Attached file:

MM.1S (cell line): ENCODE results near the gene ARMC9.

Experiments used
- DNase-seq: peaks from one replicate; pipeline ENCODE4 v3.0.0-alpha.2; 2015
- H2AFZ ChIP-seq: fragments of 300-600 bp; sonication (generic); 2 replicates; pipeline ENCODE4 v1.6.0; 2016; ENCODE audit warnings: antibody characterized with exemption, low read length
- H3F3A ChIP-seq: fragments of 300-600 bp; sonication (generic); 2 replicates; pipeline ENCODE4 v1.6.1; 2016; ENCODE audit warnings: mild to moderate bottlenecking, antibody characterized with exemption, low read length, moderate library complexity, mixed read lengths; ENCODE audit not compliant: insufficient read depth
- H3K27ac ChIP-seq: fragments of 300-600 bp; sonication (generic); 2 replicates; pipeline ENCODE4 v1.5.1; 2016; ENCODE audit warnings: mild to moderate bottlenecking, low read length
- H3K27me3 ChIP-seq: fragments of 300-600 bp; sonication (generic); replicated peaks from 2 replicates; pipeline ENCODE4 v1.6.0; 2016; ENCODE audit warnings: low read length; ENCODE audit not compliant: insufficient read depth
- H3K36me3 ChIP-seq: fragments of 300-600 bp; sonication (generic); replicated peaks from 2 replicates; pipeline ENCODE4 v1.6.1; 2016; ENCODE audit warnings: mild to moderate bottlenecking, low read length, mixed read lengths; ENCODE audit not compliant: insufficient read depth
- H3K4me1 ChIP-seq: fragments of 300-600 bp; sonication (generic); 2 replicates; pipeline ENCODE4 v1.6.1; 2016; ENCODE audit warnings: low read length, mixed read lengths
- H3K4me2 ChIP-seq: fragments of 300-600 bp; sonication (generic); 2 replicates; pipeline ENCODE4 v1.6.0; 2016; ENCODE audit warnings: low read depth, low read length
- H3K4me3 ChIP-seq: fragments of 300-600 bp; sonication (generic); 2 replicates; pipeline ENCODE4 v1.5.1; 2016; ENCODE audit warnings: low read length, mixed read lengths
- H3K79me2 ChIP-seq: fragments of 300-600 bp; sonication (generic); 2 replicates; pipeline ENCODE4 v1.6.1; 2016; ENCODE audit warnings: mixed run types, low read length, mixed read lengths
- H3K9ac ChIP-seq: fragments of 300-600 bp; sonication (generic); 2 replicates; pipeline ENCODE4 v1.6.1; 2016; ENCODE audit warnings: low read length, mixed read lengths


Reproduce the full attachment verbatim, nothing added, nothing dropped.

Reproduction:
MM.1S (cell line): ENCODE results near the gene ARMC9.

Experiments used
- DNase-seq: peaks from one replicate; pipeline ENCODE4 v3.0.0-alpha.2; 2015
- H2AFZ ChIP-seq: fragments of 300-600 bp; sonication (generic); 2 replicates; pipeline ENCODE4 v1.6.0; 2016; ENCODE audit warnings: antibody characterized with exemption, low read length
- H3F3A ChIP-seq: fragments of 300-600 bp; sonication (generic); 2 replicates; pipeline ENCODE4 v1.6.1; 2016; ENCODE audit warnings: mild to moderate bottlenecking, antibody characterized with exemption, low read length, moderate library complexity, mixed read lengths; ENCODE audit not compliant: insufficient read depth
- H3K27ac ChIP-seq: fragments of 300-600 bp; sonication (generic); 2 replicates; pipeline ENCODE4 v1.5.1; 2016; ENCODE audit warnings: mild to moderate bottlenecking, low read length
- H3K27me3 ChIP-seq: fragments of 300-600 bp; sonication (generic); replicated peaks from 2 replicates; pipeline ENCODE4 v1.6.0; 2016; ENCODE audit warnings: low read length; ENCODE audit not compliant: insufficient read depth
- H3K36me3 ChIP-seq: fragments of 300-600 bp; sonication (generic); replicated peaks from 2 replicates; pipeline ENCODE4 v1.6.1; 2016; ENCODE audit warnings: mild to moderate bottlenecking, low read length, mixed read lengths; ENCODE audit not compliant: insufficient read depth
- H3K4me1 ChIP-seq: fragments of 300-600 bp; sonication (generic); 2 replicates; pipeline ENCODE4 v1.6.1; 2016; ENCODE audit warnings: low read length, mixed read lengths
- H3K4me2 ChIP-seq: fragments of 300-600 bp; sonication (generic); 2 replicates; pipeline ENCODE4 v1.6.0; 2016; ENCODE audit warnings: low read depth, low read length
- H3K4me3 ChIP-seq: fragments of 300-600 bp; sonication (generic); 2 replicates; pipeline ENCODE4 v1.5.1; 2016; ENCODE audit warnings: low read length, mixed read lengths
- H3K79me2 ChIP-seq: fragments of 300-600 bp; sonication (generic); 2 replicates; pipeline ENCODE4 v1.6.1; 2016; ENCODE audit warnings: mixed run types, low read length, mixed read lengths
- H3K9ac ChIP-seq: fragments of 300-600 bp; sonication (generic); 2 replicates; pipeline ENCODE4 v1.6.1; 2016; ENCODE audit warnings: low read length, mixed read lengths